John: That’s a good point, Claudio. It’s very easy to see what looks like exceptional performance and think that it’s natural talent. Kobe Bryant’s a great example. I hadn’t heard that, but I’m not surprised. Very same with David Pocock [the rugby player] and there’s a whole range of others. The people that perform exceptionally well on the court, on the field, in the world of business, in our equivalent, they put the hard yards in when they’re not at a listing, they’re putting that in to really learn the skills.
09:05 Absolute clarity
Be really clear about me. I just hired a guy that’s doing over $2 million in GCI. At the interview or at the, it wasn’t an interview because he’s a high-class performer, we were generally chatting about stuff. I said, “What do you want achieve?” He looked me in the eyes, he said, “I want to be Australia’s number one agent.” Absolute clarity, no ego, no uncertainty, no waffle. He said, “I want to be Australia’s number one agent, and he felt, rightly or wrongly, that coming to us was going to be a part of that process. I said, “You know that means you’ll have to go from $2 million to about $6 million,” and he said, “Yeah, I know exactly what I have to do.”
Clarity, whatever it is, and please don’t be uncomfortable about, in a business environment, saying, “I want to write a million dollars, I want to be the best in the world, or whatever.” I get that we’re all good people, and everyone beneath that wants to do something far more meaningful than just write GCI. I get that. Also, don’t be uncomfortable saying that. My coaching Zac, one of the first things, if you want to get somewhere, you have to be absolutely, unequivocally crystal clear on where that is. When I hear, “Oh, I was somewhere before, and it was not a bad place, and I wouldn’t mind getting back to it,” for me, that’s a lot of fuzz. I want you to be, “Bang.”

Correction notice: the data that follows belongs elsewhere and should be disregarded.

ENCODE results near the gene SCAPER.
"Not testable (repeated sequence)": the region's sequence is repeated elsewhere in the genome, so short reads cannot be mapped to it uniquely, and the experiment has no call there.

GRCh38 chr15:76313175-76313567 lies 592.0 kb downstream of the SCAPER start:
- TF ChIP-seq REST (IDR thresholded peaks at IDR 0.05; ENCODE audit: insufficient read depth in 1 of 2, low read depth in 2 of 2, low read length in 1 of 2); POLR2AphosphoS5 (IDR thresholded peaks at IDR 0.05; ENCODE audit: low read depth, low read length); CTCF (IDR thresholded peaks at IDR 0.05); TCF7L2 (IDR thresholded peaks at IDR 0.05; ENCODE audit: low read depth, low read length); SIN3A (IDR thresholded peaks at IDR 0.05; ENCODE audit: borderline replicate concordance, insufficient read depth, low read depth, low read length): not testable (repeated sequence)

10:22 Think Bigger
The first thing you said to me, “I want to have, maybe one day, the best day in Scarborough.” I said, “Why Scarborough and not the world?” Putting it out there. To me, thinking small doesn’t really serve you. When I started my tiny little business out of my lounge room and then a service office and a little terrace, I had an aspiration of the best real estate office in the world. I don’t know where, I had no right to think that, but I thought it, and I was passionate about it, and as a result of that, I’ve probably built a better business, than if I’d have said, “I want to have a good little business in Paddington. I want the best little business in Paddington.”
I encourage you all to think bigger than you’ve ever thought before. That’s the starting point of greatness, when you stop thinking about having the best office in Scarborough, and you start thinking about having the best office on planet earth. A different set of decisions come from that.
About the Red Chair…
If you are wondering what the red chair next to John is all about, it’s a fantastic sentiment that you will see in every meeting room at Core Logic. The red chair is to remind anyone in any meeting that there is an imaginary customer in the room, and someone has to sit in that chair and be the voice of the customer. So in every meeting, when directions are taken or decisions are made, they are made with the customer ‘in the room’. Pretty powerful stuff when you think about it and a great thing to implement in your own office.
If you have questions for the coaches or for the Super Six tweet us @eliteagentmag #transform